At a mere 139 pounds, Ryan Mead was a far cry from his 167-pound fighting weight. The Marysville-Pilchuck, Washington, high school senior is the captain of his wresting team. The fact that he showed up for the Class 4A District 1 Wresting Tournament in the first place was heroic, according to the Herald Net. Ryan had just recovered from a serious, life-threatening condition known as Stevens Johnson Syndrome, or SJS.
Late last December Ryan was diagnosed with pneumonia and days later he suffered a severe adverse reaction to the medication he was given to treat his illness. A rash formed over his body and his skin began to blister and peel away. Blisters also formed in his eyes and mouth, making his eyes and throat swell shut and leaving him unable to eat or drink. He stayed in the hospital for 12 days while doctors worked to save his life.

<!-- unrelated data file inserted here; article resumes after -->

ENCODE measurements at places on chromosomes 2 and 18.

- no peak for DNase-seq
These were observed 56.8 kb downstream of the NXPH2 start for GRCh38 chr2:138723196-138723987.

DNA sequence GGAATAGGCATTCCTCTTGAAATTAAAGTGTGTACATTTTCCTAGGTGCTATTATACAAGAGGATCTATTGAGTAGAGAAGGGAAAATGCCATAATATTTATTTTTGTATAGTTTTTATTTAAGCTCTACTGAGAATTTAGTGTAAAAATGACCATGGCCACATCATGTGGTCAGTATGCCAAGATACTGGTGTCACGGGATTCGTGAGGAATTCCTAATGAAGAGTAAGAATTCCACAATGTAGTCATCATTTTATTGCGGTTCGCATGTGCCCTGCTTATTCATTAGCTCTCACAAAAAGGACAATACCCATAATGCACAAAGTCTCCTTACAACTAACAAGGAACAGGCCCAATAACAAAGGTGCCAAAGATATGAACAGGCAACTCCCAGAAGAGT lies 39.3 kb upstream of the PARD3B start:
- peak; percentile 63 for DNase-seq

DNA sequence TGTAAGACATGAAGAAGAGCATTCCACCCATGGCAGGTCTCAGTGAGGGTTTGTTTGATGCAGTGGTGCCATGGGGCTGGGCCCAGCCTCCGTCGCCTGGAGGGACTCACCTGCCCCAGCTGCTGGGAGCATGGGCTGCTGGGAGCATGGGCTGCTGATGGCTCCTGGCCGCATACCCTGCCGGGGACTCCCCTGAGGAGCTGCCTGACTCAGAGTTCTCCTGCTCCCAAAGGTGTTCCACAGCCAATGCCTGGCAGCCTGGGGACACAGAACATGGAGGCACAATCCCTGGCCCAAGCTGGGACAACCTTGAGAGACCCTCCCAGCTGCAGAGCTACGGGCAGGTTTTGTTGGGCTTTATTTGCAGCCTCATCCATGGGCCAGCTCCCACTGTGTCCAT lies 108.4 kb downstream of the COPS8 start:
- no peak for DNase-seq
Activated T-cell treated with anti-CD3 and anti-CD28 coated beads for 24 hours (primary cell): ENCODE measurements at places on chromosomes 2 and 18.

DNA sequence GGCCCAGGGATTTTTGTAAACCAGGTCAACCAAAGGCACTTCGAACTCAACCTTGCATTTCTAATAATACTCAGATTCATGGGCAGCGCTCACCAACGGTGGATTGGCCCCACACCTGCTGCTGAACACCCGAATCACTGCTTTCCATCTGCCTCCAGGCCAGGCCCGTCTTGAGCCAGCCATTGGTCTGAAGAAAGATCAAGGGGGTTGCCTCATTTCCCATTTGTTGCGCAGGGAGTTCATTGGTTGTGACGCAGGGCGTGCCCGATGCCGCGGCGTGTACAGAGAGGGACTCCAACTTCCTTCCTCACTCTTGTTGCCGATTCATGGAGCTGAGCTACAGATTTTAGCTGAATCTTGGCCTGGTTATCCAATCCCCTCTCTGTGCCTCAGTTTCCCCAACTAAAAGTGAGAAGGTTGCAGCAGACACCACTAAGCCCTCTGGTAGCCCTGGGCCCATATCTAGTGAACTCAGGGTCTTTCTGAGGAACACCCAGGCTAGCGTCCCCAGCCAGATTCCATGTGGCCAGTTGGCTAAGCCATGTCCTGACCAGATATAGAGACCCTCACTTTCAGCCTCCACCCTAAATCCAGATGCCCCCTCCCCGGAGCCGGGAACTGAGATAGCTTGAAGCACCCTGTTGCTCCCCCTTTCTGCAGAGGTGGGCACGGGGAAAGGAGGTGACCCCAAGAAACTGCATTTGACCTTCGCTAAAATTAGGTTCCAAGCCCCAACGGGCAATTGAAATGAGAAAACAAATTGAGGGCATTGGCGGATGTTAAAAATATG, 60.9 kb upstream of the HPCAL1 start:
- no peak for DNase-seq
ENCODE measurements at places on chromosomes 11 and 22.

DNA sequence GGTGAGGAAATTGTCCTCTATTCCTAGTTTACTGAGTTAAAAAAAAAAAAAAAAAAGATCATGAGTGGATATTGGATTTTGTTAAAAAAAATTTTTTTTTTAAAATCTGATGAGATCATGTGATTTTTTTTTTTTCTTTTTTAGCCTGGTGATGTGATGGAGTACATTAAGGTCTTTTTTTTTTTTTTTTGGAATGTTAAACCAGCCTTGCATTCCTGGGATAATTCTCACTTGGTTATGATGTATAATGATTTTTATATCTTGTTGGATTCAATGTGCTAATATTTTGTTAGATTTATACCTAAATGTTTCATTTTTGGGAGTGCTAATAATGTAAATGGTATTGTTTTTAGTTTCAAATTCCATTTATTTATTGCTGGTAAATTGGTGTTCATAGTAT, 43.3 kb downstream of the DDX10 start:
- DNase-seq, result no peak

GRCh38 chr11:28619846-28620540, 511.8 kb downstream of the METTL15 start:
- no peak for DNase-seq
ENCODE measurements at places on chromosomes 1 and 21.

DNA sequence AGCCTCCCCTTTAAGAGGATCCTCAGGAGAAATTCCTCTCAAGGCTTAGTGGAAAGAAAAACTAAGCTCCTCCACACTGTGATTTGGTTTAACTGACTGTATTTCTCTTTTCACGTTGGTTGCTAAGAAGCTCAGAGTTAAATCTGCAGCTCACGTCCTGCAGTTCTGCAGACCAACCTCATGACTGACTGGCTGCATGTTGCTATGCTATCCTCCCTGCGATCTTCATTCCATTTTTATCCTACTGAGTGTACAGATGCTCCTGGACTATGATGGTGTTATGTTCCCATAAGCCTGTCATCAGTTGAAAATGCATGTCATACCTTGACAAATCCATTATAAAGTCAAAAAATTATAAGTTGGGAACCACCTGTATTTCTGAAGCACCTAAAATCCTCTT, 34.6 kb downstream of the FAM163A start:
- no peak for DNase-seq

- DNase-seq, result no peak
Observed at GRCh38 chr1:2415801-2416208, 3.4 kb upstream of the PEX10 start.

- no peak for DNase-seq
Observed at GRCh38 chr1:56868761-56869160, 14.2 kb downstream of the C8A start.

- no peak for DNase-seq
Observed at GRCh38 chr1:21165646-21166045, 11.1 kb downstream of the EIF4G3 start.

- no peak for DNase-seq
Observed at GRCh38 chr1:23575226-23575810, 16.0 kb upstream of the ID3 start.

SJS is a rare but serious reaction to medication. More than 200 drugs have been linked to the condition, most commonly ibuprofen, antibiotics and anti-seizure medication. Some pharmaceutical companies are facing lawsuits from families affected by SJS, claiming they were not sufficiently warned of the possible life-threatening condition caused by the medications they or their family members were given. SJS, and its most severe form, toxic epidermal necrolysis (TEN), has a reported incidence of about one case per million people each year.
Ryan returned home from the hospital on Jan. 12. Though he was 28 pounds lighter and was extremely exhausted, he vowed to return to his wresting team. Last week he played in the tournament. Though he didn’t win, he says “I’m so glad to be back out there.”